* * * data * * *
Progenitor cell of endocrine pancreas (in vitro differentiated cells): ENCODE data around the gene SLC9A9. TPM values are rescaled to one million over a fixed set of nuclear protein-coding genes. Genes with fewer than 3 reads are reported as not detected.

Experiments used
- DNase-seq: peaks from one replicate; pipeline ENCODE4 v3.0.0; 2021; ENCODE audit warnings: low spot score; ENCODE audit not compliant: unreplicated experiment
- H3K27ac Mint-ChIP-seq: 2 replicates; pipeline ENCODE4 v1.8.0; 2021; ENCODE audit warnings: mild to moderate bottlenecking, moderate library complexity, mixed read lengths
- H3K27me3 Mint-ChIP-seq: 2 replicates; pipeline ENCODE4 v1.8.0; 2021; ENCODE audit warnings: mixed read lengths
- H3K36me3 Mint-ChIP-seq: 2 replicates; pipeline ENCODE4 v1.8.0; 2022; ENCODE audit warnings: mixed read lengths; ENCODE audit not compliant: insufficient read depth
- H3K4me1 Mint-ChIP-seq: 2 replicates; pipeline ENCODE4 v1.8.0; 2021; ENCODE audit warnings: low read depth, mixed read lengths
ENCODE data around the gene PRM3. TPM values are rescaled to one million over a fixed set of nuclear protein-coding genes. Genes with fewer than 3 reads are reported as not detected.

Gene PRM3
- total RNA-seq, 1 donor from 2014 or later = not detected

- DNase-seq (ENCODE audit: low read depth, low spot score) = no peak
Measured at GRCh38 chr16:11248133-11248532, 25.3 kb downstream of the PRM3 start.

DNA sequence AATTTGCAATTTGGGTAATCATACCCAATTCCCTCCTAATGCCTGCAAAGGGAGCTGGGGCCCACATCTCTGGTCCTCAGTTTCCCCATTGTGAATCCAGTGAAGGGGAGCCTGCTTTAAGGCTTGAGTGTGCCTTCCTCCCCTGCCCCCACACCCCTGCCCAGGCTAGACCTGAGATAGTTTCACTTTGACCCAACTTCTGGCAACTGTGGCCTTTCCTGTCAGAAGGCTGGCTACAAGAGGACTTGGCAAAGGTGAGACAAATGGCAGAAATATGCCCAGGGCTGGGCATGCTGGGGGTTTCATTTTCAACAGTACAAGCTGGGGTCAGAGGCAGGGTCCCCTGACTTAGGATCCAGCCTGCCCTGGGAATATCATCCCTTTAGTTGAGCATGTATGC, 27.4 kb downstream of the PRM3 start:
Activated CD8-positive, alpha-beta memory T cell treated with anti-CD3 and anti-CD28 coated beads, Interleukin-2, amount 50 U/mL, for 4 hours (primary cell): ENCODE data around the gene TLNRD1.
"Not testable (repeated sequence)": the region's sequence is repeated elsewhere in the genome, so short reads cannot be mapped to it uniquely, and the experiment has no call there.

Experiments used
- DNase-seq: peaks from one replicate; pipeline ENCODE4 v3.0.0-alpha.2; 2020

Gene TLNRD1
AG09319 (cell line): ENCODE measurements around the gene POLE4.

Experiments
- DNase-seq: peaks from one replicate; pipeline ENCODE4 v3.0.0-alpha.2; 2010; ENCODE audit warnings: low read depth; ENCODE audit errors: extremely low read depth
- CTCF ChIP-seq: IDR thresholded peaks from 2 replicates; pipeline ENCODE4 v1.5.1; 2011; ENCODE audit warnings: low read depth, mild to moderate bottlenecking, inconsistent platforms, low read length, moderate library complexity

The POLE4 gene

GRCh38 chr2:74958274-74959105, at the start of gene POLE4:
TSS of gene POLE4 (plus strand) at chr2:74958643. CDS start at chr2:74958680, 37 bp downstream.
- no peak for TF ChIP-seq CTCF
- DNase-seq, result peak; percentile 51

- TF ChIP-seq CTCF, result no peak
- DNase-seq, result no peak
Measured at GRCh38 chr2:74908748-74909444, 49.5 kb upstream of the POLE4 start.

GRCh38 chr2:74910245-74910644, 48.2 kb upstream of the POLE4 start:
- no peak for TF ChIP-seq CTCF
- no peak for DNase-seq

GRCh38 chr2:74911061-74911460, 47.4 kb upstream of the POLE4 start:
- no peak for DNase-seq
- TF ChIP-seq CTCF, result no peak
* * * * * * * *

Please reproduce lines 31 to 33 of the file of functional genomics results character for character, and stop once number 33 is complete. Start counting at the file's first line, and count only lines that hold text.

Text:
GRCh38 chr2:74910245-74910644, 48.2 kb upstream of the POLE4 start:
- no peak for TF ChIP-seq CTCF
- no peak for DNase-seq